TFO Prism Machined Reel Report Testing the Testers

| October 1, 2010

There’s a fine line when it comes to finding fault in today’s exploding selection of everything related to fly fishing.

The primary reason I originally purchased the TFO Prism reel in a 7/8 was I wanted to give the reel a chance, score a bargain on a large arbor machined aluminum reel, and have the luxury of testing the reel over an extended time frame.

Plenty of bloggers and fly related web sites dance all around the minefield of testing equipment. They go out of their way to let us know that they “purchased” the equipment, and therefore can assure us of objective reviews of their products, and on and on …

If these same sites have advertising from the manufacturers they are testing, don’t we realize they are already suspect? Here at Texas Fly Caster, we don’t have any conflicts of interest with any manufacturers. The advertising is, thus far, limited to retailers who carry a wide variety of manufacturer’s goods

If TFO, Sage, Lamson, Tibor, Simms, Mitzi, Dargel or anyone else cares to put the newest, latest and greatest in our* hands, under our feet or hitched to our test vehicle for testing, which is only logical at this point, we will gladly test your products and provide the most comprehensive and long term reviews known to the industry. We will test your products today, tomorrow, and a year from tomorrow, if that’s what it takes to get the real feel for a product. Actually, there is no time limit to reviews at Texas Fly Caster. Those reviewers that take pride in paying for the gear they review never mention whether they actually paid full retail for the gear, or if they are living off pro-deals, or some other means of acquiring top shelf reviewable gear of interest.

Initial reviews are just that “initial,” and most, if not all, the reviews of fly fishing equipment begins with the “high” of a visual description of the product followed quickly by the feel of the product and finally the performance of same product. And fly fishing in general has a reputation for visual over everything else – not that there’s anything wrong with that. If you are a regular reader of Texas Fly Caster, you have already separated yourself into someone who likes and / or appreciates the visual more than the average fisher.

Heck, I had a visual high this week when our plumber unloaded a sweet little box holding our new Rennai hot water heater. The darn thing was about one fourth the size of the old school water heater sitting in the driveway. It looked like a component off the Space Station, and we now have efficiency, silence and a new closet once occupied by a giant 20th. century water heater. Forget the fact it costs as much as the Space Station – Barack’s going to offset that anyway. What a world.

TFO Machined Prism Reel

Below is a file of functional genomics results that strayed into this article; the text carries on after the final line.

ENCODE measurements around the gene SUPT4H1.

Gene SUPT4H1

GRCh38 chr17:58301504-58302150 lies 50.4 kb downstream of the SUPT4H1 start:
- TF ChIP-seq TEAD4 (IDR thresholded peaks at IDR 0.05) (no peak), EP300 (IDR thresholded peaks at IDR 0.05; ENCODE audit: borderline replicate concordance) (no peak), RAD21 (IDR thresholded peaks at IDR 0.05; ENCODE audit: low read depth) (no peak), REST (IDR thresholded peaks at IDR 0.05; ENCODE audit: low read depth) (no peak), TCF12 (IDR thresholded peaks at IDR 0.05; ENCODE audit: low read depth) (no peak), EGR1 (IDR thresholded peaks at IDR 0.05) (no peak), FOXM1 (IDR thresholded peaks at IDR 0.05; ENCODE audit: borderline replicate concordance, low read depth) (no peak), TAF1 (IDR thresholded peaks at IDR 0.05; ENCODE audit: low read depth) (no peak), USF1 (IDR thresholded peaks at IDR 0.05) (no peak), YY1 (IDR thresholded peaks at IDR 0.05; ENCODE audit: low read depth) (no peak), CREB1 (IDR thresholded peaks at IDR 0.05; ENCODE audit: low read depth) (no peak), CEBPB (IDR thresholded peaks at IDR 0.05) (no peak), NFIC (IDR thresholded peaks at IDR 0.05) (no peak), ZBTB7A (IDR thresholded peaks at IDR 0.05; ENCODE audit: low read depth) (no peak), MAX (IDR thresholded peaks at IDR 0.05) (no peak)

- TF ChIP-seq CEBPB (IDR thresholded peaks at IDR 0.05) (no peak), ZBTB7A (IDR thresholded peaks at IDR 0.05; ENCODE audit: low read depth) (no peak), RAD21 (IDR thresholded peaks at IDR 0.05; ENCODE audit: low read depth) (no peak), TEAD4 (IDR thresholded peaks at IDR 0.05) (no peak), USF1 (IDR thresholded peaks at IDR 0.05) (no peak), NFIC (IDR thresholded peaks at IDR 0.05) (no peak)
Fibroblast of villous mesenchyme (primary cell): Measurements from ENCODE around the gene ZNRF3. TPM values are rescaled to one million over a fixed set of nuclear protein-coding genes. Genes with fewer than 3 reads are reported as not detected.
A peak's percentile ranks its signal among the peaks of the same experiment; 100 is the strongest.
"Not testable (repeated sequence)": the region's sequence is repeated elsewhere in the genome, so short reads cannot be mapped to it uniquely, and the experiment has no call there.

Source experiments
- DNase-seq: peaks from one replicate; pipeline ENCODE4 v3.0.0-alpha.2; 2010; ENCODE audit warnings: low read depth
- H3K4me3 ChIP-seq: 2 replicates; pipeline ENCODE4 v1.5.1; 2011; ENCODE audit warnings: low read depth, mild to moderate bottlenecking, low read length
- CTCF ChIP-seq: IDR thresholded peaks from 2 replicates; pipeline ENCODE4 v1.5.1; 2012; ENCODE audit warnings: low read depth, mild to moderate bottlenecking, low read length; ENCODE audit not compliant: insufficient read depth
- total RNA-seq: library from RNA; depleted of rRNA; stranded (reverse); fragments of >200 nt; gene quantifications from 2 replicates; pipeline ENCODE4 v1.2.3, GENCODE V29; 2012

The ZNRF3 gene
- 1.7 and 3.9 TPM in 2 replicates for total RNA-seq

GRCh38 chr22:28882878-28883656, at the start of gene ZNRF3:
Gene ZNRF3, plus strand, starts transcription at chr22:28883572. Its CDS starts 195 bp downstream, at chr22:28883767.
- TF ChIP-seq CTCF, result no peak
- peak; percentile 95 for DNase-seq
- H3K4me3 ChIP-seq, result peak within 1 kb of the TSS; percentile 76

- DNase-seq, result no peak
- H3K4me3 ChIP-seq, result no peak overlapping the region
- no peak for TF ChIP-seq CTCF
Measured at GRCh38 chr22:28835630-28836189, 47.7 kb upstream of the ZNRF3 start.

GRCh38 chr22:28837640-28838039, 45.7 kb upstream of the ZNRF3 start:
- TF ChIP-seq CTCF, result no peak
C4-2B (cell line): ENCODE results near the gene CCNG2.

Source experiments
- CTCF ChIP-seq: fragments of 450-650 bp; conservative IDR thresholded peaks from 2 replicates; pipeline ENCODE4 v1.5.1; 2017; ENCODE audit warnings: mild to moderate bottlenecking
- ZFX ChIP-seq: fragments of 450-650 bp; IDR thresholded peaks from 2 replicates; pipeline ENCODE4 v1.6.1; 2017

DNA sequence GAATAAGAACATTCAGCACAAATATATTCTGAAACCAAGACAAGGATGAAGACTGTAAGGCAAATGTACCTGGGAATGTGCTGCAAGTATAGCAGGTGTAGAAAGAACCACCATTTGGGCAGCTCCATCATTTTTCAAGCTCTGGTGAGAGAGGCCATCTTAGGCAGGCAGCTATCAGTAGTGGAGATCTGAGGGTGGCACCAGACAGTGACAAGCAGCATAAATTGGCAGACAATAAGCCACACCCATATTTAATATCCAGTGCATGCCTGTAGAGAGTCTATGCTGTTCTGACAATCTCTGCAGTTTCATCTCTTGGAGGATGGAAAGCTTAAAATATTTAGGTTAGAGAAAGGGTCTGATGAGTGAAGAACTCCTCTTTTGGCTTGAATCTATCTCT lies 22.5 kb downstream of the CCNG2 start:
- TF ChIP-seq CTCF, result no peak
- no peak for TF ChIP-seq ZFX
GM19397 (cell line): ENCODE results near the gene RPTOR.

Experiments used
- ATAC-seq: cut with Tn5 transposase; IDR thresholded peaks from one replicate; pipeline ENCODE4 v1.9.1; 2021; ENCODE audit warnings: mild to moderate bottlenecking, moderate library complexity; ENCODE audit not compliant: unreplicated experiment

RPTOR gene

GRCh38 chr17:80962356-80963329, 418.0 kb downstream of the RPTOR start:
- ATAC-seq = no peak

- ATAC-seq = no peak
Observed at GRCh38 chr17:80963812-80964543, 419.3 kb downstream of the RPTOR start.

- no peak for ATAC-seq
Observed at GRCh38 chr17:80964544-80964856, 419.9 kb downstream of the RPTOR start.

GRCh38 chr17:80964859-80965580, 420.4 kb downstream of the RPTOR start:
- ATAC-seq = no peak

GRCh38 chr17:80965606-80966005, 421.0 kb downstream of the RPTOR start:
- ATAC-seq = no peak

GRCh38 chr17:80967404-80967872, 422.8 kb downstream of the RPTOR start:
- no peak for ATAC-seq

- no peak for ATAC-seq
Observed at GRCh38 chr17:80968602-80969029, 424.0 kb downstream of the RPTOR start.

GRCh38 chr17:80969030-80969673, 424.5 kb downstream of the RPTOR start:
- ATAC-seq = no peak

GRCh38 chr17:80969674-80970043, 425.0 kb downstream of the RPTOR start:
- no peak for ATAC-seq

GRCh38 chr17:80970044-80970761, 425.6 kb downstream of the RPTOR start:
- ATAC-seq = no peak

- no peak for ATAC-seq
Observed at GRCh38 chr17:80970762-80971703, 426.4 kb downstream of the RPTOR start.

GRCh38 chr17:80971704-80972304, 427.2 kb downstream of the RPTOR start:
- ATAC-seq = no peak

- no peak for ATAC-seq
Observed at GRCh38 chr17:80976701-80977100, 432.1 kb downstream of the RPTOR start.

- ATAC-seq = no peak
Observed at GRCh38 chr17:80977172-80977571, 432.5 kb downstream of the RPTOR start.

In this day and age, with much of what we consume being made overseas, is it any wonder that we can get a lemon every now and then. Sure, Chinese and Mexican nails bend quicker than US manufactured nails, but now we just expect to bend nails all the time right? I would pay double the cost to do away with the frustration of Chinese nails, but I must be the only one. So is it any wonder that when a reel such as the TFO Prism Machined comes out, there could be one or two with a “problem?” If they are importing them by the pallet, is it possible for more than one or two to have a “problem?” Sure it is. However, this reel could be the only one in the entire run of TFO Prism Machined reels to have this problem. I have not read anything anywhere else about this reel – reviews or problems.

The excitement over the TFO Prism Machined reel was in the air when the reel, also offered in a cast version, hit the market. Finally, a good looking (visual) reel that was lightweight (feel) and had the Rolls Royce cork drag system. All of this was priced to sell as well. I had to get one for a couple of reasons; 1) I wanted to see how I liked a large arbor, and 2) I wanted to give it a go – see how good it really was – and report about it to readers of Texas Fly Caster.
The reel sat around for weeks, until I got the backing and line I wanted on it, and by the time my first writing on the TFO Prism came out, the door was slammed on it almost instantly – they were no longer going to make the machined version and would continue to make the cast version. Hmm, that, in the manufacturing world, can’t be a good sign. This real was a real bargain, and either it wasn’t selling, or there was a “problem.”

I used it a few times and it performed quite well. I had to have something to replace my Orvis BBS Mid Arbor IV, since the drag on it had only two settings – off and on. (Inside HInt; Orvis has a long term problem with drags on that reel.) My initial review of the reel was positive even if there were some obvious misgivings about the finish of the reel (visual).